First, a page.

My Schnack Attack

In reviving Schnackenberg’s, a vintage Hoboken luncheonette, new owners set out to make doughnuts that wow. They succeeded.

Is it possible to have a revelatory encounter with a doughnut? I recently had my fifth. The first four took half a century:

1) My Uncle Lou turns me on to Dunkin’ Donuts when both Dunkin’ Donuts and I were about 10.

2) Early ’90s. My first glazed Krispy Kreme, still warm from the oven.

3) Mid-’90s. My first Dreesen’s, eaten moments after watching it being made in the famous frying machine in the window of its East Hampton shop.

4) Now things get serious, even manic. Geoff Dyer’s 2009 essay, “Otherwise Known as the Human Condition,” sends me racing to Manhattan to try Doughnut Plant doughnuts. In the essay, the idiosyncratic Brit says, only somewhat tongue-in-cheek, “I’ve spent 20 years searching for just such a doughnut. Now that I’ve found it, I can go to my grave a happy man.” I buy half a dozen, all different. They are fabulous, the best I’ve ever had.

Until now. At brunch at Sam A.M. in Jersey City, I notice a display case of unusually good-looking doughnuts, their surfaces enticingly dark and crisp, the glazes not too shiny, the fresh-looking fillings oozing out lusciously. I order a cinnamon-sugared cake doughnut and two plump yeast doughnuts—one filled with mascarpone and glazed with dark chocolate, the other filled (and glazed) with dulce de leche. A few bites of each, and I feel like I’ve gone from a TV with rabbit ears to high-def cable.

The doughnuts, I am told, come from Schnackenberg’s on Washington Street in Hoboken. Off I go in search of the hole-y grail. Schnackenberg’s, I learn, was a family-run neighborhood luncheonette that opened in 1931, closed in 2012, and reopened in January after an astonishing period restoration, from the spinning stools and penny-tiled floor to the dapper waiters in white shirts and bow ties. The new owners, Joyce and Eugene Flinn, own two other Hoboken restaurants (Amanda’s, for fine dining, and the more casual Elysian Café). Mark Novak, a grandson of founders Doris and Henry Schnackenberg, still comes in to make the fine chocolates that fill the display case near the front door.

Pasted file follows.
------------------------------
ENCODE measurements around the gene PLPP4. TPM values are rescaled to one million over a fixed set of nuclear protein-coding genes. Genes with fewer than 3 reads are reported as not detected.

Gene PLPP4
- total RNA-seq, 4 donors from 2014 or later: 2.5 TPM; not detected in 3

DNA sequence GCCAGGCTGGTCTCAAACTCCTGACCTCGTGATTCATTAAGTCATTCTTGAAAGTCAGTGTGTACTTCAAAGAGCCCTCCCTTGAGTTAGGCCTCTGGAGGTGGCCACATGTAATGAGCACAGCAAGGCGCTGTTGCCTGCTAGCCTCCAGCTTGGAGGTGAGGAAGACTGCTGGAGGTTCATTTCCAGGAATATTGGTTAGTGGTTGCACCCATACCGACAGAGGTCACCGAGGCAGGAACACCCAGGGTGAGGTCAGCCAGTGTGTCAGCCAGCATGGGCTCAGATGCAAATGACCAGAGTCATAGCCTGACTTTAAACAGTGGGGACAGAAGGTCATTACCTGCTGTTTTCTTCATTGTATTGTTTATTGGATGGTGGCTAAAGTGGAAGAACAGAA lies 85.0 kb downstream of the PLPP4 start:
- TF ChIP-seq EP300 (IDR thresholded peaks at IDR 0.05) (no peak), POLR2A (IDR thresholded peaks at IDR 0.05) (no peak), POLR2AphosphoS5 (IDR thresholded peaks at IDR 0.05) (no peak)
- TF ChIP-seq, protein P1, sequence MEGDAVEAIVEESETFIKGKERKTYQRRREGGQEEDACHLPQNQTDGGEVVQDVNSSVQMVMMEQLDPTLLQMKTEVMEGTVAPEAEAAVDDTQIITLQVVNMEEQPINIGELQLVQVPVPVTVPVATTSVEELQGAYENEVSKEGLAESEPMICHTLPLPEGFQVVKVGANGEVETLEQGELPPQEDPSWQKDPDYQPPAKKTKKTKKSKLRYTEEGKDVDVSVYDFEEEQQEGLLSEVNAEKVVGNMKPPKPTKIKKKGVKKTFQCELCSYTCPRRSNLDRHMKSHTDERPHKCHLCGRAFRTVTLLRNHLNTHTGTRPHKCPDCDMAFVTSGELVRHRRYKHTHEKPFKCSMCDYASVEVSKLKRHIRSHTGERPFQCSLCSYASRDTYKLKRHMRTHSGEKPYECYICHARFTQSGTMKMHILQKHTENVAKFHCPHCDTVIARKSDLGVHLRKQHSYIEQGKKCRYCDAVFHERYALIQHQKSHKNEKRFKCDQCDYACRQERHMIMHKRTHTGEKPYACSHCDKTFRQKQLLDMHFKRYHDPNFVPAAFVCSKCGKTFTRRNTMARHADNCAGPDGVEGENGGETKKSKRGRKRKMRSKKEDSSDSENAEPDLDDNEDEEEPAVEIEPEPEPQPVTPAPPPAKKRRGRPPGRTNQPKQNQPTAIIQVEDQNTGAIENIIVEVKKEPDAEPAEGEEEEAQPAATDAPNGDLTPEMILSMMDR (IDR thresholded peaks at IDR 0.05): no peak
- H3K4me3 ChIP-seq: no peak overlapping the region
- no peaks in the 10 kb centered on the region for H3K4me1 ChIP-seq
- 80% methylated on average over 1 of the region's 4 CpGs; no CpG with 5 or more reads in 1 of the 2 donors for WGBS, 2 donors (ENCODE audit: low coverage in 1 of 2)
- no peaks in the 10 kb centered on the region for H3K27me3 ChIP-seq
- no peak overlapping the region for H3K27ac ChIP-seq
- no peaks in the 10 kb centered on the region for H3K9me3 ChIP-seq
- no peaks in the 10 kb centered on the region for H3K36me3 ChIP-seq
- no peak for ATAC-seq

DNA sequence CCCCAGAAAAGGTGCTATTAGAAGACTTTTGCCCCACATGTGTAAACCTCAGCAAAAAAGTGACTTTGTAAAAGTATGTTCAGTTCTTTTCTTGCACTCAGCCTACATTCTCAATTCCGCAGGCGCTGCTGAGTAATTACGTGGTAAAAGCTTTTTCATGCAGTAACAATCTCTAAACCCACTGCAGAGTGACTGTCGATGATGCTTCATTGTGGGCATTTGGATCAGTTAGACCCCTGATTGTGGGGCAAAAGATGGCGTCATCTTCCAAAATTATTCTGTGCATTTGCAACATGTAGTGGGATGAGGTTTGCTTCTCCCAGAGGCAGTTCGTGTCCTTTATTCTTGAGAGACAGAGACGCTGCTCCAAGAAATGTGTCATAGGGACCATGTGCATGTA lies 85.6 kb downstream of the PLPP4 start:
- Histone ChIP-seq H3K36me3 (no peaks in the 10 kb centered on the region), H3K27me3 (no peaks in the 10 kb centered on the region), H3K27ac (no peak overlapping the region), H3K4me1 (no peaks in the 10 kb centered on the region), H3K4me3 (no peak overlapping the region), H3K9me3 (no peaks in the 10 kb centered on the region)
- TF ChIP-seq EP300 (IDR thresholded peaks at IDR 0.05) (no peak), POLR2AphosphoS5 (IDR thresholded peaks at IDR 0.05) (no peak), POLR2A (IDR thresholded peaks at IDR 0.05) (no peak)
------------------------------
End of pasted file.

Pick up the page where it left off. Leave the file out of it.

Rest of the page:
Next to that case is another, filled with the eight varieties of doughnuts that chef Winston Murphy, 25, and pastry chef Jose Almazo, 46, make every morning before dawn. They make a few dozen of each variety. On weekends they make a second batch around noon. When the doughnuts sell out, as they invariably do, you just have to come back the next day.

I now see Doughnut Plant in a different light. What sets it apart are its stream of high-concept creations, like crème brûlée, coconut lime, or peanut butter with banana cream. They’re fun, but on the whole too sweet and a bit airy. If Doughnut Plant is a fanciful game of charades, Schnackenberg’s is Laurence Olivier in your living room (doing Hamlet, not Marathon Man).

What makes Schnackenberg’s a serious doughnut is, first of all, its texture. You can actually chew a Schnackie cake doughnut (the kind with the hole), and the chewing is pleasure, not work. Biting into a Schnackie yeast doughnut (the puffier, filled kind) requires finesse. Chomp, and it will look like Vesuvius erupted on your shirt.

In all Schnackies, the ingredients are simple and superb: mascarpone, heavy cream, egg yolks, dulce de leche, 60 percent cocoa Valrhona dark chocolate, real vanilla pods, unsweetened, seedless raspberry purée and cane sugar, not corn syrup.

Murphy and Almazo worked their way through almost a dozen dough recipes before they hit the bullseye.
“The first ones weren’t bad,” says Joyce, “but they weren’t exceptional, and we wanted a wow!” Hiring Almazo was key. After stints with star chefs Gray Kunz and Daniel Boulud, Almazo had worked for 14 years as a top pastry chef for Jean-Georges Vongerichten, opening several of his restaurants.

“It was a case of right place, right time,” says Rodney Petersen, executive chef of the three Flinn restaurants. “He was looking for us when we were looking for him.”

Joyce emphasizes that doughnuts are “just one part of what we do.” That is true, and from what I tasted, the other parts are just as good. The $6 Schnackie burger is a plump, juicy brisket-chuck mix from Pat LaFrieda, served with terrific house-made potato chips. Schnackenberg’s makes its own corned beef and from that, its own corned beef hash. Its greatest creation may be the Eggstzel, a $3.50 “traveling breakfast,” in Joyce’s words, of scrambled eggs, chives and aged cheddar baked in a sphere of dark, salt-studded pretzel dough. It’s a minor miracle. Now that I’ve found Schnackie’s, I, too, can go to my grave a happy man. Not that I’m in any rush.

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